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A Complete List of Funeral Transportation Options

Coordinating transportation with a funeral home is often the easiest way to make these arrangements, though you can arrange transportation yourself.

If the burial or cremation will happen after the funeral service, it has become customary for the family to be brought to the cemetery or burial site from the funeral site in a limousine or sedan that can seat many people.


A limousine or sedan can usually hold around 4-7 people. Usually, closest family members are transported in the limousine or sedan.


If the body and casket were present at the funeral service, a hearse will be used to transport the casket to the cemetery or burial site. A hearse, sometimes called a coach, is a car that is used to transport a casket. Shaped like a station wagon, a hearse has two seats up front (for a driver and one passenger) and a large, covered trunk in the back for the casket.

"Lead Car"

You may also hire a “lead car,” which is driven by a member of the funeral home’s staff to lead the procession of cars to the cemetery.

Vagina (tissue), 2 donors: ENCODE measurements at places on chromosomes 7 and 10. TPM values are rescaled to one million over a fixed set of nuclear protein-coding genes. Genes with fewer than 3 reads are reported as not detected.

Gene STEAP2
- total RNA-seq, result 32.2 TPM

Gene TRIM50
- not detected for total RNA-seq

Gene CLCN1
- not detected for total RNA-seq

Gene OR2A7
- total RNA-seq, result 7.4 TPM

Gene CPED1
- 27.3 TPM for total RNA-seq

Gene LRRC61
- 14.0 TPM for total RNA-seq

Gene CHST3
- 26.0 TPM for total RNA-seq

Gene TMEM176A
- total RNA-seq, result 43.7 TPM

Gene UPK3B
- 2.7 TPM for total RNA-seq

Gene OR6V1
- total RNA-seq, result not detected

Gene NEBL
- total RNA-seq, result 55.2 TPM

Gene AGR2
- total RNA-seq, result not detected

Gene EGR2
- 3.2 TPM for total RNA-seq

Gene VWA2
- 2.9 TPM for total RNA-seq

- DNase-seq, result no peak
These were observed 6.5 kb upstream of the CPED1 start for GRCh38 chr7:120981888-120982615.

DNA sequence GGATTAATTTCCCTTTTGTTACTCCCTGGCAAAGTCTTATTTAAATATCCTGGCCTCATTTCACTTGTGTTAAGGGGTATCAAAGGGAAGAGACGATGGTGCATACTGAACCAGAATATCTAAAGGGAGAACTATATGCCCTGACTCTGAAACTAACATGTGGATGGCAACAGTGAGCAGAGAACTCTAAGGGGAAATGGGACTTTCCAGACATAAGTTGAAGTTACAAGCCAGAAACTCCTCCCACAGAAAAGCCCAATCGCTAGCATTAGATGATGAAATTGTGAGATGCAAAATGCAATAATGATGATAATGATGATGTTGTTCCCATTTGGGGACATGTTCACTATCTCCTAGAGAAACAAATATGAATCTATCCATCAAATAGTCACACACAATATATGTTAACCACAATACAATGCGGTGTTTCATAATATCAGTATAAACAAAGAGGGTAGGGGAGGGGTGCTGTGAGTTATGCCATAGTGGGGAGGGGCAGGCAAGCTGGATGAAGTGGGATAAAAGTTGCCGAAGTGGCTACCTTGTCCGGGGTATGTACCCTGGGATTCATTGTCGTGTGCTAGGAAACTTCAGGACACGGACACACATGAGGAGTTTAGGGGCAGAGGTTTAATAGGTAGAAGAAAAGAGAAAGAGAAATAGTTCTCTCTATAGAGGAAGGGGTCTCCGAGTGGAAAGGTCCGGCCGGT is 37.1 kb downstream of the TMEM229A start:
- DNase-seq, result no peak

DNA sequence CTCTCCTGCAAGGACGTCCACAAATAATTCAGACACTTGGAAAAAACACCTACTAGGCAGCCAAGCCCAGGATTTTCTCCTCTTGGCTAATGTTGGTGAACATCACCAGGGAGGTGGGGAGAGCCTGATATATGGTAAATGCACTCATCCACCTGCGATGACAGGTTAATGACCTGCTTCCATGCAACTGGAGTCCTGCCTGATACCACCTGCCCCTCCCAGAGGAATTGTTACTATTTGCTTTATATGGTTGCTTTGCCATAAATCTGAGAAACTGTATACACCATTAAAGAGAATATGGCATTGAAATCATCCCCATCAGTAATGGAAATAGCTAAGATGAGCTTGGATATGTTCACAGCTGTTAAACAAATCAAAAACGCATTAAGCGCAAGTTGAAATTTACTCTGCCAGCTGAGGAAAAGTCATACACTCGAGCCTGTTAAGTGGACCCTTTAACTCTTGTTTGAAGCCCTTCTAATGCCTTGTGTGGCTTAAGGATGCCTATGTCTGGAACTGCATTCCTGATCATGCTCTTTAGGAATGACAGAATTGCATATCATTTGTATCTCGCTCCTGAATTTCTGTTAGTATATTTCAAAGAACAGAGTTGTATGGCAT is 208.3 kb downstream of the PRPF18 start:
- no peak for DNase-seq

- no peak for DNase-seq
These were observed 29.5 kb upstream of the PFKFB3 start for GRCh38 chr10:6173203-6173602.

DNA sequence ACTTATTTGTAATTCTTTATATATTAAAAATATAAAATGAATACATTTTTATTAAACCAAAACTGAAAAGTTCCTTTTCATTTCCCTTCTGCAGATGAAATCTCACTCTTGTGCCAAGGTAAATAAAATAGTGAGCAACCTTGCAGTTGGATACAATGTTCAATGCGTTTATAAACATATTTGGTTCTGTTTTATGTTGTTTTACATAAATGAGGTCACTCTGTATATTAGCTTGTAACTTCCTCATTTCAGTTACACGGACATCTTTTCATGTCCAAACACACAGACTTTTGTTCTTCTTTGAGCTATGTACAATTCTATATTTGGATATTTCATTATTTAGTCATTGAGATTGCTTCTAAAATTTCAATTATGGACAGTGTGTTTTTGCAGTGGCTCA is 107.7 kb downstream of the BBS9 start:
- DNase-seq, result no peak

Motorcycle escorts and police escorts are available for the funeral procession. These escorts can be arranged by your funeral director.


Funeral homes usually have their own limousines and hearses available for rent, though you can contract a third-party rental company for these services. If you will be renting transportation from the funeral home, be aware that in addition to the flat rate for the hearse and limousine or sedan, there is often a charge for extra mileage outside the funeral home’s defined “local” area, which tends to range from 30 to 50 miles.

Prices for renting limousines, sedans, hearses, and lead cars are generally in the following ranges:

  • Limousine or Sedan: $50-$300
  • Hearse: $175-$400
  • Lead Car: $50-$200

Transporting The Body Yourself

If you want to transport the body to the cemetery or burial site yourself, you’ll need to figure out your state’s laws on body transportation, as well as obtain any necessary documentation you will need. Be aware that in a few states a transporter’s license is necessary to transport a body, which means that only a licensed funeral home or crematory will be able to handle the transportation.

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